Doctor Dre currently hosts the weekly Fleshwound radio program out of DaMatrix Studios in the Bronx, where Aaron has made several guest appearances. “I met Aaron through a wonderful lady, Eileen Shapiro, “Dre notes, “and it’s been great having him on the show.” For their single, Aaron and Dre sought to make history, and in so doing, break down those longstanding barriers between the hip-hp nation and the LGBTQ world. “In today’s political climate,” Dre says unflinchingly, “we need to come together, whoever we are.” Aaron’s work reflects a similar boldness, and he has crafted a unique brand, unafraid of the consequences, and his crossover song with Dre is one of fourteen tracks on Dance! That feature the work of Simon Bradshaw from across the pond, and a duet with Village Voice impresario Michael Musto. Top-flight reggae icon Paul “Virgo” Bent also lent his skills to the making of the record, as did Tanico, on nine of its songs. Aaron and Doctor Dre are both no strangers to controversy, and as hip-hop has always had an element of social commentary within it, Lessons In Life, Love, Music & Boybands fits right into that genre’s ethos, with its funky, ‘70s throwback feel, and edgy modern beats.
“The message I want to convey with Dance,” Aaron rhapsodizes, “is that if only we could all just Dance together, we might discover we’re all really the same.” Doctor Dre concurs with that sentiment. “I think everybody should freely be who they really are, even LGBTQ,” Dre muses, “and it’s important to recognize that.” The album, including Lessons In Life, Love, Music and Boybands, is set to drop on September 18, just before Aaron’s birthday, and there’s a new music video in the pipeline, too. Aaron was recently nominated Best US POP Artist by a major overseas magazine, and he expects other nominations in the coming months. Doctor Dre also has exciting new projects underway, such as the continuation of Fleshwound, and 2 Blind Mics, which raises awareness about people living with blindness and visual impairments, which he is doing with T Reid, aka the Super Hero Sensei, who, like Dre, is also blind. In unity, as the old adage goes, there is strength.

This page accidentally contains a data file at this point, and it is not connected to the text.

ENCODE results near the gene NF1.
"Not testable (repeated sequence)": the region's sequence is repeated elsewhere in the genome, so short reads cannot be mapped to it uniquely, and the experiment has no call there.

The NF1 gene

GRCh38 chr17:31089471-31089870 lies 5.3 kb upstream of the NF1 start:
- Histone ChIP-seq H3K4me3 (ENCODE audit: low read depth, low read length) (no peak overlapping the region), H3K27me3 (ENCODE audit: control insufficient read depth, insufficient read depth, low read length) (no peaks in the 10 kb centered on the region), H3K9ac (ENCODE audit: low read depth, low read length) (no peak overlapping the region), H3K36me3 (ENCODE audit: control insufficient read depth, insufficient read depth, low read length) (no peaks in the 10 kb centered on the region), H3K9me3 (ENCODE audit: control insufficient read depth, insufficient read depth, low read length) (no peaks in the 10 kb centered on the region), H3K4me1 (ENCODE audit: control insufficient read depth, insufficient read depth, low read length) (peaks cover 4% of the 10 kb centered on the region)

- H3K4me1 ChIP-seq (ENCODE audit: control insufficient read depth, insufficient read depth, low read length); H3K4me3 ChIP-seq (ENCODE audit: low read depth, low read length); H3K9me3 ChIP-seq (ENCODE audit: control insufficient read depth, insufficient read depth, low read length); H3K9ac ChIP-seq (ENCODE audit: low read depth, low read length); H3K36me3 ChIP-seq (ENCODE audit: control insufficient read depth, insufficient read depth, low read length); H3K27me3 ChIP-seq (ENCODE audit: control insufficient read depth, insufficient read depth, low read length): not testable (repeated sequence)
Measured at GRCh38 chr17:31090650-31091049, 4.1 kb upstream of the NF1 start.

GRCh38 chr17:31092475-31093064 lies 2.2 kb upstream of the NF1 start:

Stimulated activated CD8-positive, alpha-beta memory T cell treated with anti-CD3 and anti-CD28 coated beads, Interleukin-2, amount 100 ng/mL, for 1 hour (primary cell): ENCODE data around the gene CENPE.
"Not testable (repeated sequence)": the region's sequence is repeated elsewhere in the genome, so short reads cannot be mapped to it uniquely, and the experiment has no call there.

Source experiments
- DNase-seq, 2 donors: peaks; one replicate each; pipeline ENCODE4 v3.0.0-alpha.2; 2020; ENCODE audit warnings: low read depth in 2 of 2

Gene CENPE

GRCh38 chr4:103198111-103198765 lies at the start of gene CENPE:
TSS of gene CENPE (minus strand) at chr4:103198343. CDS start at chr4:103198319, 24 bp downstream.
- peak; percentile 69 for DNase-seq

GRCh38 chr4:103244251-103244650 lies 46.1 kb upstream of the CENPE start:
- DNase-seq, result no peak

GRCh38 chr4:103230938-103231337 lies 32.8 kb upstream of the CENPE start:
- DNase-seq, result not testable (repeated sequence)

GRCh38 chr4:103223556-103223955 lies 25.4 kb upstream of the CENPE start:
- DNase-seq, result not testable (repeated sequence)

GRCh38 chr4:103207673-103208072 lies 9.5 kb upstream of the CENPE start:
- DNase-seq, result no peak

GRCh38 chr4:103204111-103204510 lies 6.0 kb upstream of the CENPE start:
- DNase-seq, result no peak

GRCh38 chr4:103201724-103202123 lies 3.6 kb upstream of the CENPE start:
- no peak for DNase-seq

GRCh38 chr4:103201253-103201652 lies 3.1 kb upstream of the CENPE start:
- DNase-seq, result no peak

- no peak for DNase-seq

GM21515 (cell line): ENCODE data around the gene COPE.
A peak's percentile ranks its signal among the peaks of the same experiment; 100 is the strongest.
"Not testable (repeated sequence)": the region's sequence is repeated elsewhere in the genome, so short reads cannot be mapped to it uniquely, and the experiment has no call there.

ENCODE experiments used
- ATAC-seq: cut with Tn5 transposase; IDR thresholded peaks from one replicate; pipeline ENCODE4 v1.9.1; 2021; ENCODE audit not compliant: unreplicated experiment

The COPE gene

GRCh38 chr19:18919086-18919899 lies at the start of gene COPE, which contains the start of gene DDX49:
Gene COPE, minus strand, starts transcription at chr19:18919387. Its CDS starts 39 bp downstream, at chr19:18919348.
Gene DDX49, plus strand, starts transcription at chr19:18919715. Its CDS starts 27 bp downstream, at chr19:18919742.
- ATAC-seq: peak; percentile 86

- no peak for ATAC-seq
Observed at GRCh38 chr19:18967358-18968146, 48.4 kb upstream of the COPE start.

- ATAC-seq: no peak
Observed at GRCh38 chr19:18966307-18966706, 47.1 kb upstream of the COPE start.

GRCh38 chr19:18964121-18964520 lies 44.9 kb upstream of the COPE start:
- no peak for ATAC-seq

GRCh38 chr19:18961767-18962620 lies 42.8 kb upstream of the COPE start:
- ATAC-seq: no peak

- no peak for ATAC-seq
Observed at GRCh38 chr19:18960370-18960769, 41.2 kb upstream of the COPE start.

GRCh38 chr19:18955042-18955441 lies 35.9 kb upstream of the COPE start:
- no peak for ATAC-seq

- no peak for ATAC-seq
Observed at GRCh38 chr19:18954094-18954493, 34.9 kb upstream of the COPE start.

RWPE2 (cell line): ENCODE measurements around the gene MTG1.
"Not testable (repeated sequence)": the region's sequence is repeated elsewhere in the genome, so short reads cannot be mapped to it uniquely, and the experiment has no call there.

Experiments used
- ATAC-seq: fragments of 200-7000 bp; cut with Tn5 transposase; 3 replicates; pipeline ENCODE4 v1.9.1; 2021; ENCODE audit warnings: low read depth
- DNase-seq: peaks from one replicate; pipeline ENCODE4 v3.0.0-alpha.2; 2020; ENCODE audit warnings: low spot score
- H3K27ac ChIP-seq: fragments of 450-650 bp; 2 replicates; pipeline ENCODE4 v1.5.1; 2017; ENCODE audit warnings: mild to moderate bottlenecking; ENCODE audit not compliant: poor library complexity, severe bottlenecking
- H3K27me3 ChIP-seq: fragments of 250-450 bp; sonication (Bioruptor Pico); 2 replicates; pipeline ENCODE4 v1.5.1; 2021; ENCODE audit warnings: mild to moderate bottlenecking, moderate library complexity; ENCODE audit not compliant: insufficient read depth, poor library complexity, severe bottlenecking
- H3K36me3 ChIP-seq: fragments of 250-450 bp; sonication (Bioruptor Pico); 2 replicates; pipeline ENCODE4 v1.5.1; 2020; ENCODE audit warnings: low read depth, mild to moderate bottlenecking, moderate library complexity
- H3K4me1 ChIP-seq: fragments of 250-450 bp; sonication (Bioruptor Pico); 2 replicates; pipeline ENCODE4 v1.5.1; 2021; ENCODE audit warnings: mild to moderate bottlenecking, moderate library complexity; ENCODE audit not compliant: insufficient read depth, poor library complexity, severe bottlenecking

With the unity of Aaron Paul and Doctor Dre, the curtain is going up on a new age, as the blending of genres and artists opens a new window on understanding and acceptance, connected by the timeless art and substance of music. You can find Aaron on Facebook at facebook.com/aaronpaulmusic, on Twitter @ApaulMusic, and Instagram at @aaronpaulmusic. Aaron’s music is available via Soundcloud at https://soundcloud.com/aaronpaulofficial. The book is currently available at Amazon.com, and at fine bookstores everywhere. Doctor Dre resides online at 2blindmics.com, damatrixstudios.com, and on Twitter as @DrDre39.
NATHAN JAMES is a longtime entertainment and LGBGTQ journalist and advocate. You can read his work at HuffPost, GBM News, NBC OUT, DBQ Magazine, Pure M, Hip Hop Weekly, and a host of other media platforms and periodicals. (In disclosure, Nathan is the co-author, with Aaron Paul, of I Don’t Care! Lessons In Life, Love, Music & Boybands, on which Aaron’s single featuring Doctor Dre is based.) Follow Nathan on Twitter at @RealNathanJames and on Facebook at facebook.com/NathanJamesFB.
Album Cover: Photo By Bryan Griffin/CD Cover Artwork By Nathan James/Jewelry By Morra Designs Jewelry
Doctor Dre: Billy Hess
Aaron Paul: Bryan Griffin
Book Cover: Photo By Billy Hess/Artwork By Nathan James